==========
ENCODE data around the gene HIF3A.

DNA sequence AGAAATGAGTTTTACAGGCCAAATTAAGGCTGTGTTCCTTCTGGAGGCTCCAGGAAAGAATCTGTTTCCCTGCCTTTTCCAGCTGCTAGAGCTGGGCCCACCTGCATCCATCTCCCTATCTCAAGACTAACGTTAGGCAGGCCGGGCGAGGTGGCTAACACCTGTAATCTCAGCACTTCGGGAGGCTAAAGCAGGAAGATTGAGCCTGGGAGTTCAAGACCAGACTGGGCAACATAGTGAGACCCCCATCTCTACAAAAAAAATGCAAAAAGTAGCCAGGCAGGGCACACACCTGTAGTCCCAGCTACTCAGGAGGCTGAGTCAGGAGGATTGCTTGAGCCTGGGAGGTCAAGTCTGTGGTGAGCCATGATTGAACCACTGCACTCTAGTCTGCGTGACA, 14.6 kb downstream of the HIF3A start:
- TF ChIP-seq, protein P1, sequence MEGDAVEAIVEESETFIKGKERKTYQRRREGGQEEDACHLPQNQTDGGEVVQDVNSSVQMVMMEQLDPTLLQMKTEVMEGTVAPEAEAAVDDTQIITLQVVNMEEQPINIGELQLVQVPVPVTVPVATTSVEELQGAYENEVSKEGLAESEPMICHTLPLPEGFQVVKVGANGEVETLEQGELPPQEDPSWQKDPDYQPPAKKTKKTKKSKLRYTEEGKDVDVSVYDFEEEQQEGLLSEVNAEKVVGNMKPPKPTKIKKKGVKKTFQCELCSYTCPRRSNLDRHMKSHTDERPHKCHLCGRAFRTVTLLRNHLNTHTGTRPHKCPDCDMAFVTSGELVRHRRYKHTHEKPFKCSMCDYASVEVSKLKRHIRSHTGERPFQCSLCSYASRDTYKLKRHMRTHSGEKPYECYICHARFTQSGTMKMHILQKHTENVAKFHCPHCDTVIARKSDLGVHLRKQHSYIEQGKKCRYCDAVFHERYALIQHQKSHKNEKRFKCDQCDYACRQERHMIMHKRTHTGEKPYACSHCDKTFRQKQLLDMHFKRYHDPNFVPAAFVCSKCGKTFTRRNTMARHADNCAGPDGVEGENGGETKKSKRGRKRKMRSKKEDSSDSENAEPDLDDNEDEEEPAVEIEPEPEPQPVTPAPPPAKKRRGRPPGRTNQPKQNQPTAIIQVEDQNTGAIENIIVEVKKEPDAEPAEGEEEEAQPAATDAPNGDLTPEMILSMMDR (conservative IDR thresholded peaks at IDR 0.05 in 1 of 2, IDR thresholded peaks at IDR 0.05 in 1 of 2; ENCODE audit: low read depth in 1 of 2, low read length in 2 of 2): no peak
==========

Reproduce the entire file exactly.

ENCODE data around the gene HIF3A.

DNA sequence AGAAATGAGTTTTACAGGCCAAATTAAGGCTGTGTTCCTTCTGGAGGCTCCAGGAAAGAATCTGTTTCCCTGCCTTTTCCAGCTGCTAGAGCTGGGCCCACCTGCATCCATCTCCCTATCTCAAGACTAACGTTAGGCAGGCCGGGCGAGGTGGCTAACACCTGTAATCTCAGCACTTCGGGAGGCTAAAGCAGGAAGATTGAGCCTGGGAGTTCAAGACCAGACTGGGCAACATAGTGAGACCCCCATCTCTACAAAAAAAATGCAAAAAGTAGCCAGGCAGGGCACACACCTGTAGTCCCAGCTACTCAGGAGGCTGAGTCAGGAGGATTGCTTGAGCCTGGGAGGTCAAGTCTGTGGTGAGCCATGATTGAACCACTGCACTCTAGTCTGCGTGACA, 14.6 kb downstream of the HIF3A start:
- TF ChIP-seq, protein P1, sequence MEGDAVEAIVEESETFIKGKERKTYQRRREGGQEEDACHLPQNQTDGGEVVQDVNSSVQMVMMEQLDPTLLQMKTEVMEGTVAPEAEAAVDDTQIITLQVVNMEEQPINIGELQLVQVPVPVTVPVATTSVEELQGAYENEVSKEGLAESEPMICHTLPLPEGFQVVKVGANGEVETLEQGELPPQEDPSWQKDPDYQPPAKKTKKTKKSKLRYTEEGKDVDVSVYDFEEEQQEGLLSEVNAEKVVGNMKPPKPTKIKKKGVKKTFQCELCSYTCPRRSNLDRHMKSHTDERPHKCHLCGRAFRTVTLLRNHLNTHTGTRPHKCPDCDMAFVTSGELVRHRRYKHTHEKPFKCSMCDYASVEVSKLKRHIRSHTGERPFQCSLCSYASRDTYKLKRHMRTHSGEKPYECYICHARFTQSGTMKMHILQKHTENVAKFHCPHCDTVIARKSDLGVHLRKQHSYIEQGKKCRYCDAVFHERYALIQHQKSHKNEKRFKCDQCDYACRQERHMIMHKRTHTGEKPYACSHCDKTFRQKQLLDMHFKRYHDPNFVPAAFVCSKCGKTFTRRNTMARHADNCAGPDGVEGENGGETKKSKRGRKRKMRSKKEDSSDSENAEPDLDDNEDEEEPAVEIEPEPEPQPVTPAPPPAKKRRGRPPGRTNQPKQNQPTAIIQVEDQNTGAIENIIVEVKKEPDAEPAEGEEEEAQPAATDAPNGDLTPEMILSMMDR (conservative IDR thresholded peaks at IDR 0.05 in 1 of 2, IDR thresholded peaks at IDR 0.05 in 1 of 2; ENCODE audit: low read depth in 1 of 2, low read length in 2 of 2): no peak